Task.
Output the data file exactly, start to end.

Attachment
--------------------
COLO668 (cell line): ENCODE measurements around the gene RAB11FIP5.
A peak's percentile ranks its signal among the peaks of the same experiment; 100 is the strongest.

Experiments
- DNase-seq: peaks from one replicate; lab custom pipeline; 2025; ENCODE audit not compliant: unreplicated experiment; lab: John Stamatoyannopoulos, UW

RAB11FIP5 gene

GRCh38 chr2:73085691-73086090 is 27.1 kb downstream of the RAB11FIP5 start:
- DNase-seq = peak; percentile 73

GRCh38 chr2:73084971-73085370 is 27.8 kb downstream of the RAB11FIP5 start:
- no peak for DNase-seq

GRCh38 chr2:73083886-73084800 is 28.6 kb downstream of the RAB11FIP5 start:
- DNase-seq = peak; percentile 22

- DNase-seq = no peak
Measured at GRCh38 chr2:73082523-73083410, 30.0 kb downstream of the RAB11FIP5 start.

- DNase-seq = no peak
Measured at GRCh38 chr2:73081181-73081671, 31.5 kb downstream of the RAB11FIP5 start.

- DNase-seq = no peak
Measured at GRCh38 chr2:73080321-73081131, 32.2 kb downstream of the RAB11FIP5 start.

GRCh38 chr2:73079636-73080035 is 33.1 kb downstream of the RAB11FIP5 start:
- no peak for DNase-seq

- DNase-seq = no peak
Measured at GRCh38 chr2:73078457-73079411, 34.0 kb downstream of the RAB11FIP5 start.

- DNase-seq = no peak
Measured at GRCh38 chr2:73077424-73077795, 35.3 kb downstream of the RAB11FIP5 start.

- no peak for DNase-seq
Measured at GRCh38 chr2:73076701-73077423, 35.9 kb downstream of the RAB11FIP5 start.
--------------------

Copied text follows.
COLO668 (cell line): ENCODE measurements around the gene RAB11FIP5.
A peak's percentile ranks its signal among the peaks of the same experiment; 100 is the strongest.

Experiments
- DNase-seq: peaks from one replicate; lab custom pipeline; 2025; ENCODE audit not compliant: unreplicated experiment; lab: John Stamatoyannopoulos, UW

RAB11FIP5 gene

GRCh38 chr2:73085691-73086090 is 27.1 kb downstream of the RAB11FIP5 start:
- DNase-seq = peak; percentile 73

GRCh38 chr2:73084971-73085370 is 27.8 kb downstream of the RAB11FIP5 start:
- no peak for DNase-seq

GRCh38 chr2:73083886-73084800 is 28.6 kb downstream of the RAB11FIP5 start:
- DNase-seq = peak; percentile 22

- DNase-seq = no peak
Measured at GRCh38 chr2:73082523-73083410, 30.0 kb downstream of the RAB11FIP5 start.

- DNase-seq = no peak
Measured at GRCh38 chr2:73081181-73081671, 31.5 kb downstream of the RAB11FIP5 start.

- DNase-seq = no peak
Measured at GRCh38 chr2:73080321-73081131, 32.2 kb downstream of the RAB11FIP5 start.

GRCh38 chr2:73079636-73080035 is 33.1 kb downstream of the RAB11FIP5 start:
- no peak for DNase-seq

- DNase-seq = no peak
Measured at GRCh38 chr2:73078457-73079411, 34.0 kb downstream of the RAB11FIP5 start.

- DNase-seq = no peak
Measured at GRCh38 chr2:73077424-73077795, 35.3 kb downstream of the RAB11FIP5 start.

- no peak for DNase-seq
Measured at GRCh38 chr2:73076701-73077423, 35.9 kb downstream of the RAB11FIP5 start.